During the ride home Mr. Badson testified he became increasingly ill and fell asleep. At some point thereafter he woke to unfamiliar surroundings. Driver of vehicle told Mr. Badson to “just chill” and began touching his leg. An argument and physical altercation ensued outside the vehicle, during which Mr. Badson was pepper-sprayed. Mr. Badson gained control of the car, locking the acquaintance out and drove away because he was, “scared of what was going to happen to [him].”
Raleigh Police Officer dispatched to investigate single car MVA. Caller advised there was a “black male rolling around on the ground beside his car” and what appeared to be substantial damage to the vehicle.
Officer reported Mr. Badson’s eyes were “pretty swollen” and that he had “mucus or snot” all over his nose and face. As a result, Defendant was transported to local fire station to wash away pepper spray. Officer noted “heavy front end damage,” that the vehicle swerved toward the Officer and that he saw Mr. Badson sitting up against the steering wheel, attempting to keep his eyes open to drive.
Mr. Badson told the officer, “I’ve been sprayed.” There was an orange spot on his shirt which was consistent with pepper spray in the Officer’s training and experience. The officer “started coughing,” determining Mr. Badson had indeed been sprayed with pepper spray.
Mr. Badson advised he had been pepper-sprayed because he would not consent to sexual activity with the male acquaintance from the pool hall.
Location of the vehicle upon stop was approximately four or five miles from the pool hall. Defendant had substantial lapses in his memory, not recalling the circumstances of the wreck and damage to his vehicle. No other persons were found in vicinity.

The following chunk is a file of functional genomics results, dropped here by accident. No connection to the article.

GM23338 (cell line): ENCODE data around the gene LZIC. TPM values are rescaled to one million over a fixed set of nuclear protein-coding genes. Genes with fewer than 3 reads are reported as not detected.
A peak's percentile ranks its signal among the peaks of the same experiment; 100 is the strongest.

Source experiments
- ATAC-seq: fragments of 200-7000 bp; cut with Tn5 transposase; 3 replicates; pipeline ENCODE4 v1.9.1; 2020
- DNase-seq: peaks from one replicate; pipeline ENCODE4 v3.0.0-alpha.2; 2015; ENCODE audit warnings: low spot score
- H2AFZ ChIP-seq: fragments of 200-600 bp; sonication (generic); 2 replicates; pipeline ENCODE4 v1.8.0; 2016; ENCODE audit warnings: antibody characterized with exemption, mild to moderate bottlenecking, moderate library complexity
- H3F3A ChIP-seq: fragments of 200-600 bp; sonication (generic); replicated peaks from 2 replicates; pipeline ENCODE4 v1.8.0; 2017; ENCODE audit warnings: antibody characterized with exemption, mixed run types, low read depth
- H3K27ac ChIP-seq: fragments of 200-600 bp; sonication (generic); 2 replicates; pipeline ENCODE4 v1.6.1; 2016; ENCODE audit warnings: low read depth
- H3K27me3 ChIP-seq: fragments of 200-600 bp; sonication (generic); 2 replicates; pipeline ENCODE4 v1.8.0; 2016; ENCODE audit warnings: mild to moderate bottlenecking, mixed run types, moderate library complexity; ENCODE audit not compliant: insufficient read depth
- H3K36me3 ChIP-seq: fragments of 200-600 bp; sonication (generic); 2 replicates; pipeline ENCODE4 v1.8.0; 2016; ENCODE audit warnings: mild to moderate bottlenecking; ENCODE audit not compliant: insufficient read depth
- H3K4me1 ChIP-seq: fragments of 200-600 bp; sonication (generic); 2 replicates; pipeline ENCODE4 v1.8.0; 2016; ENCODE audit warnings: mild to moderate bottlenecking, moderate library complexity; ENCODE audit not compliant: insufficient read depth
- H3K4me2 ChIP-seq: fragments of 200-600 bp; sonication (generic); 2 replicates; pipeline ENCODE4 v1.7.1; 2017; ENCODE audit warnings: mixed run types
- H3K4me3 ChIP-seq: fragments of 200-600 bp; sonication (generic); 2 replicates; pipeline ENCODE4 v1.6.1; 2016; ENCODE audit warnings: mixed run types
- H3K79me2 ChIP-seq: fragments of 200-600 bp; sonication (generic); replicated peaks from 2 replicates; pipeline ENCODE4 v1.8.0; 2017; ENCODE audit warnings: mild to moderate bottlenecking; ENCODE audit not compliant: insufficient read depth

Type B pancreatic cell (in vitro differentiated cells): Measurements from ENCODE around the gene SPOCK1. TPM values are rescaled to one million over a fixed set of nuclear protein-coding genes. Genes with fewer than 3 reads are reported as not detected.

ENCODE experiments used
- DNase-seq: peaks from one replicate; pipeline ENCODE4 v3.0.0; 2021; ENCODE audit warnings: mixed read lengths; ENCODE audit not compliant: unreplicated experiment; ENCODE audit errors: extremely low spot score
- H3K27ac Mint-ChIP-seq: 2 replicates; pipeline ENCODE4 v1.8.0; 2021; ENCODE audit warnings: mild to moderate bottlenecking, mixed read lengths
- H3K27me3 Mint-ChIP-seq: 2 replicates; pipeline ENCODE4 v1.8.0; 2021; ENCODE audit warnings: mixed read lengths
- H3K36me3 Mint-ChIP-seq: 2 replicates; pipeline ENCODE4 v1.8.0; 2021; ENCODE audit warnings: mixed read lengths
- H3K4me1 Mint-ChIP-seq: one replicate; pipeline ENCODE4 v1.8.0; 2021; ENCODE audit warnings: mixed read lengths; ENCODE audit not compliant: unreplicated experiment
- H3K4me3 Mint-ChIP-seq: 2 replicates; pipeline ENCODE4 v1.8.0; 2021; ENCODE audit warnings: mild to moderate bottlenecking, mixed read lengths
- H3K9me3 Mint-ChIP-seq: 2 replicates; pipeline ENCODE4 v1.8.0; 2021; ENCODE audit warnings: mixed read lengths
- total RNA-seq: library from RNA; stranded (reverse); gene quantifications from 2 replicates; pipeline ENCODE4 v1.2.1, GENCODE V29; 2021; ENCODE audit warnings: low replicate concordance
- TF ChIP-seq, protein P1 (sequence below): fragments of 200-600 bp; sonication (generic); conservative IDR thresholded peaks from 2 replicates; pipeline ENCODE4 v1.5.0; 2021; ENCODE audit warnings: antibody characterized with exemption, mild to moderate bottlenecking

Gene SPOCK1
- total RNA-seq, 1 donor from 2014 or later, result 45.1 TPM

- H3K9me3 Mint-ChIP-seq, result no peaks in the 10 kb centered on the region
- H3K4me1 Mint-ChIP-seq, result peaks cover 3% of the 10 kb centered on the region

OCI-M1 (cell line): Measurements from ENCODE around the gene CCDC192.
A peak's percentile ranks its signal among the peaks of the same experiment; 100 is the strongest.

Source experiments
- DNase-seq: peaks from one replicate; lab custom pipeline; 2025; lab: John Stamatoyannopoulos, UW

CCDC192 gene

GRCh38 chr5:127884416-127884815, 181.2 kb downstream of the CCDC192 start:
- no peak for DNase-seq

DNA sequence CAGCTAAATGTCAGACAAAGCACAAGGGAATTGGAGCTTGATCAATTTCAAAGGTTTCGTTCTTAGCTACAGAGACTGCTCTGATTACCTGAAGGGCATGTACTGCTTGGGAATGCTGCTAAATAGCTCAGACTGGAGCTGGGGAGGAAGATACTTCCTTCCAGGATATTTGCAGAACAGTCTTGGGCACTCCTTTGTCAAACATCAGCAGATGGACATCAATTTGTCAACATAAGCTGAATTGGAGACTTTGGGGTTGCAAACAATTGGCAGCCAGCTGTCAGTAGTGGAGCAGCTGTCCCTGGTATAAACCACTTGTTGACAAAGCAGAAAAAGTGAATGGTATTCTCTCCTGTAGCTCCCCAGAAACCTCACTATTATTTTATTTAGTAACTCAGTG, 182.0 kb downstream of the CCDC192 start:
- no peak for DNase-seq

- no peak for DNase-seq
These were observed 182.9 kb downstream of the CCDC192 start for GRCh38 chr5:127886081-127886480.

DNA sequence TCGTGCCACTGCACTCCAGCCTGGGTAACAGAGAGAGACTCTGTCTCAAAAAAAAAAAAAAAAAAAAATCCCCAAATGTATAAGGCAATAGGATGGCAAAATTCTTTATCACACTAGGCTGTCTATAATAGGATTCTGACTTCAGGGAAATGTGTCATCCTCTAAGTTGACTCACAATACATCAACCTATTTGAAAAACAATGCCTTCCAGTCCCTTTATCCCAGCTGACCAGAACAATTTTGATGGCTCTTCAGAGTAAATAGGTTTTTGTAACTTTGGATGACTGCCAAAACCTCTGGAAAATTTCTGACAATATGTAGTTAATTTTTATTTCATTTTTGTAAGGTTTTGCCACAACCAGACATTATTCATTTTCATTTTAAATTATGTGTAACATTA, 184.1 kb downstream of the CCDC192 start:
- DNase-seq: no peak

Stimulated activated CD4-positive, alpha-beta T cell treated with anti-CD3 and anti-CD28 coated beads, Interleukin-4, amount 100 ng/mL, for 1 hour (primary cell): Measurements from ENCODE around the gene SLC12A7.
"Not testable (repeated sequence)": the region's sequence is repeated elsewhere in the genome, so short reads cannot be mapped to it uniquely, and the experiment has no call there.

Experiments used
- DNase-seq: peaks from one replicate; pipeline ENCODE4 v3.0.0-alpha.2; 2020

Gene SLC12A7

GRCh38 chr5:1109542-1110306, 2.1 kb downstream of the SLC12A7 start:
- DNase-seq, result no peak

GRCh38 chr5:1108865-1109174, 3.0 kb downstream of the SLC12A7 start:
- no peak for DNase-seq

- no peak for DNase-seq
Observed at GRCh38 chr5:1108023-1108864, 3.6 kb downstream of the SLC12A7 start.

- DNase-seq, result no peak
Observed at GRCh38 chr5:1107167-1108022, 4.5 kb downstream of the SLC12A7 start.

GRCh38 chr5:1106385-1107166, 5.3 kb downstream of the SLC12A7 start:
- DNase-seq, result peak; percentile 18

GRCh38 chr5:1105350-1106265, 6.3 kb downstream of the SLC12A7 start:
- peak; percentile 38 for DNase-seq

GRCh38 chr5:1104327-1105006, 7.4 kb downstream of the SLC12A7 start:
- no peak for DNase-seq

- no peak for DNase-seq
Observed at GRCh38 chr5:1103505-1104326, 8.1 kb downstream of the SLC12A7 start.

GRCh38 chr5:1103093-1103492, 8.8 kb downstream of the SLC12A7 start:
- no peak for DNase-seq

Examination of interior of vehicle indicated, per Officer opinion, pepper-spray incident took place inside the vehicle, while Mr. Badson was in the driver’s seat. 911 Caller did not make mention of secondary party.
Ruling, Key Quotes:
Here, while the evidence supports a finding that defendant had ‘reasonable grounds to fear for his safety,’ State v. Brown, 182 N.C. App. 115, 119, 646 S.E.2d 775, 778 (2007), based on the undisputed evidence showing that some sort of altercation had occurred that resulted in defendant being rendered almost incapacitated after being pepper sprayed, defendant offered no evidence showing that his actions were reasonable, that there were no reasonable alternatives, or that defendant was still ‘justifiably fearful,’ Cooke, 94 N.C. App. at 387, 380 S.E.2d at 382, at the time he was stopped because it is unclear how far (in distance or time) defendant drove after the altercation ended
In sum, even construing the evidence in a light most favorable to defendant, defendant still has the burden of providing credible evidence on every element of the defense of necessity in order to be entitled to the instruction. Sanders, 201 N.C. App. at 635, 687 S.E.2d at 535. Without some testimony to support a conclusion that defendant drove only as far as necessary to get out of harm’s way and seek help, defendant has failed to meet his burden, and defendant was not entitled to the instruction at trial